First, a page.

My name is Eleanor Yousif and I know that communities often gather their hopes and wishes together in prayer, the third Dominican essential. I have discovered that it does not have to be guided by a higher being or power. In fact, as we begin to discuss the nature of prayer, I encourage you to look at prayer with a broader perspective. That is, think of prayer as a meaningful action that can inform one´s future. Trinity taught us that prayer is an act that connects many of us from various spiritual, religious, and secular backgrounds in ways we might overlook. Prayer can involve the contemplation and analysis of one’s thoughts and actions in a spiritual manner. The time spent developing self-awareness keeps us in touch with our inner beings and helps us better understand our motivations in life. This meaningful engagement with our thoughts leads to a better understanding of ourselves and our peers as it forces us to take a moment to absorb and observe our surroundings before acting on issues important to us. While religious individuals reflect and pray with the guidance of God, atheists still contemplate and believe, finding meaning in diverse ways.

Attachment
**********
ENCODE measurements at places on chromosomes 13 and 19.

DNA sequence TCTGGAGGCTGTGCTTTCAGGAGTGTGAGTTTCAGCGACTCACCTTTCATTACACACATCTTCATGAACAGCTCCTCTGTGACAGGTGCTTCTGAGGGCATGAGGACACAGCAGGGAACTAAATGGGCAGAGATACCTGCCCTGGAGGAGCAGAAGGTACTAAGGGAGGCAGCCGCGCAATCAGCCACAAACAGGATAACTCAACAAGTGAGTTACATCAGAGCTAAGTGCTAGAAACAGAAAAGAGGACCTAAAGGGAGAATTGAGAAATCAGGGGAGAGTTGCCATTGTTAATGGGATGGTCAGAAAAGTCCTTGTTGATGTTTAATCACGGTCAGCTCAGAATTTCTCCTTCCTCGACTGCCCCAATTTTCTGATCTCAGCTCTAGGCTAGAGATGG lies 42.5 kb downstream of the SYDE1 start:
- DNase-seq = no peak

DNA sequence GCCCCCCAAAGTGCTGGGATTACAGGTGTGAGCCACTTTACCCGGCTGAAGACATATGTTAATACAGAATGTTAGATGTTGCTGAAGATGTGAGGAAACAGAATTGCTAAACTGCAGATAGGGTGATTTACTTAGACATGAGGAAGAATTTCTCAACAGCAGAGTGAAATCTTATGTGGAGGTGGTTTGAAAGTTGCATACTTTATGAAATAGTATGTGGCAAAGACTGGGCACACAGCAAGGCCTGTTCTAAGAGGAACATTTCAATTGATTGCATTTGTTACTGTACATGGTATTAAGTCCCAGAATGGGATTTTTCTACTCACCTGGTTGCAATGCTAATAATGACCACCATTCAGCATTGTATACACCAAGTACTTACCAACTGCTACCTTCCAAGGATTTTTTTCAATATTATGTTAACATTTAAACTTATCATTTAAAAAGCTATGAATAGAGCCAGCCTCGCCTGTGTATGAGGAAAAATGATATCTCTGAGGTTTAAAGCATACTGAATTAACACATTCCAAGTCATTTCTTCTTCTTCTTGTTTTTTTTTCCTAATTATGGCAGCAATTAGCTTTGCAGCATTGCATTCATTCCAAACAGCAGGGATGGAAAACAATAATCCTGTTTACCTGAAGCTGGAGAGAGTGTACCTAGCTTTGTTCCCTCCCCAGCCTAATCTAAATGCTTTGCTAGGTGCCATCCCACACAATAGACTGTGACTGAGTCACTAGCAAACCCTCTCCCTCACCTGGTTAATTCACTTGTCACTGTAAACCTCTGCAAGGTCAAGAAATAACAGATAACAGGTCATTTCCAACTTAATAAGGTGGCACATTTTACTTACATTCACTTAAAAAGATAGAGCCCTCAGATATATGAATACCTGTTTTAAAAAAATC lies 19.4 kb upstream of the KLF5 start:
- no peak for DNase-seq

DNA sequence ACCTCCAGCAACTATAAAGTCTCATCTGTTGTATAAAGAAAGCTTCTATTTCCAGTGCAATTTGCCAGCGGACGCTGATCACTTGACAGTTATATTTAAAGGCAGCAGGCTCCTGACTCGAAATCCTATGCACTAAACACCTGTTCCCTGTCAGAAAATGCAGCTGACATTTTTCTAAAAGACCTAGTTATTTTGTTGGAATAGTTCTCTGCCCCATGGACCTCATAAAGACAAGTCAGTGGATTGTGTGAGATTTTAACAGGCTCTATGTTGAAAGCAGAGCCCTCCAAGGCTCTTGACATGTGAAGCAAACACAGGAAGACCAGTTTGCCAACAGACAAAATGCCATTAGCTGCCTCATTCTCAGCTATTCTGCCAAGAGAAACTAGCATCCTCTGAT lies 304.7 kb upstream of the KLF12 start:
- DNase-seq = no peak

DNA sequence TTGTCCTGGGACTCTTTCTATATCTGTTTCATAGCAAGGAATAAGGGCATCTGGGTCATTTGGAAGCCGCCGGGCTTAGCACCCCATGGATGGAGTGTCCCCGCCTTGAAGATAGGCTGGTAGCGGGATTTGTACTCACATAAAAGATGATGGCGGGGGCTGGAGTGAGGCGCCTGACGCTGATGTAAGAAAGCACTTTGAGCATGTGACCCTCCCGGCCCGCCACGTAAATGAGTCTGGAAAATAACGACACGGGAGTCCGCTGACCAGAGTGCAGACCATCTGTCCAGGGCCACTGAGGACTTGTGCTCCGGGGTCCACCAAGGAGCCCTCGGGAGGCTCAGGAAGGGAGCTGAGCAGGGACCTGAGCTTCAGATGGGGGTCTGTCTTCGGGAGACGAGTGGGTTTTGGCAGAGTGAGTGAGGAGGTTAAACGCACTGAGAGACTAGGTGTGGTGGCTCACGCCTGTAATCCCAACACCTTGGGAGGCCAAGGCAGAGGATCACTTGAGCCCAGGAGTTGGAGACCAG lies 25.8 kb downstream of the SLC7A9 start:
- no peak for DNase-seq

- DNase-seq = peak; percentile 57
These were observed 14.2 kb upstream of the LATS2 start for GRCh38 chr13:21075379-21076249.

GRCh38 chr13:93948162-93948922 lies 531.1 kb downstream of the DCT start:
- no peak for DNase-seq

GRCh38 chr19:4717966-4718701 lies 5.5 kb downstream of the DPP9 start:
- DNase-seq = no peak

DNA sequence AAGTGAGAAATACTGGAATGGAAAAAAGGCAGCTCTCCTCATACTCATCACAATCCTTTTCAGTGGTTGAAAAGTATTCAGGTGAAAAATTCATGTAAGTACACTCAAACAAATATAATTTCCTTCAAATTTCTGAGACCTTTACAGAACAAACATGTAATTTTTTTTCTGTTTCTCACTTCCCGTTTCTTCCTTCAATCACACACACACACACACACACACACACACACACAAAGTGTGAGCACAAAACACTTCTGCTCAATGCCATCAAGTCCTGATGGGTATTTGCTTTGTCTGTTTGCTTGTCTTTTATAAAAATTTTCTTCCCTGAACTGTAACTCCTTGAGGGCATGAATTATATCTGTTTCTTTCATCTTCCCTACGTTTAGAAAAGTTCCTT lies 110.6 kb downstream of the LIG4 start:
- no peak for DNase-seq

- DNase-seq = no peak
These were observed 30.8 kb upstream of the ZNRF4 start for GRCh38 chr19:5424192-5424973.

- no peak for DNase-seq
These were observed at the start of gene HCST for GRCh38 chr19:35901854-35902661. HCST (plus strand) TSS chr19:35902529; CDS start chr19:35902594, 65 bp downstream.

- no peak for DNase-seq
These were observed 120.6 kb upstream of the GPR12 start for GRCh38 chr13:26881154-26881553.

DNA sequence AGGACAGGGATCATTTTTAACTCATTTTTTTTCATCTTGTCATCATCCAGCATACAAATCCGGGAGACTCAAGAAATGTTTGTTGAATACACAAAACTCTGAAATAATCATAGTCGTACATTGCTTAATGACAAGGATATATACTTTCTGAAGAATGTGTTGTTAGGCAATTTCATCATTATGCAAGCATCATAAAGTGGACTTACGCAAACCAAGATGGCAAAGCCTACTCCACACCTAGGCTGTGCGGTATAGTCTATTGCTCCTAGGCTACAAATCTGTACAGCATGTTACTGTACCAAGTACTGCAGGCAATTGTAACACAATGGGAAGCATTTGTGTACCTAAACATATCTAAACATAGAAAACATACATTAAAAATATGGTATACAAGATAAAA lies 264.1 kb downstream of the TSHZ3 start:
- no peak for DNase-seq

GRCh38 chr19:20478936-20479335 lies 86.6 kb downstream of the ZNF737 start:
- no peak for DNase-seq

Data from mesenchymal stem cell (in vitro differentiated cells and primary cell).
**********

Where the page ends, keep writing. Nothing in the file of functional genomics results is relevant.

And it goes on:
As a Muslim in a Catholic school, I have learned the importance and value of prayer, an ancient and timeless practice. I have found a great sense of belonging to a community that is seemingly so different from my personal cultural and religious beliefs. While I am a rather secular Muslim, the Catholic practices of Trinity High School have all been incredibly foreign to me since the start of high school. However, I have found that although the beliefs and doctrines of the Catholic religion may be different than my own beliefs, my sisters and I who do not identify with this religion can still join the Christian women of Trinity High School in prayer. As a community, we can all gather in the auditorium and contemplate and reflect in our own way with the support of our sisterhood around us. At a glance, prayer may seem like a religious practice that has the potential to divide a diverse student body like ours, but the awareness and thought-provoking questions prayer brings out in us are not only complex but encourage us to reflect before making decisions, guiding us on future journeys we may not anticipate.
Eleanor Yousif, Alcuin Montessori, Oak Park
Barnard College, New York City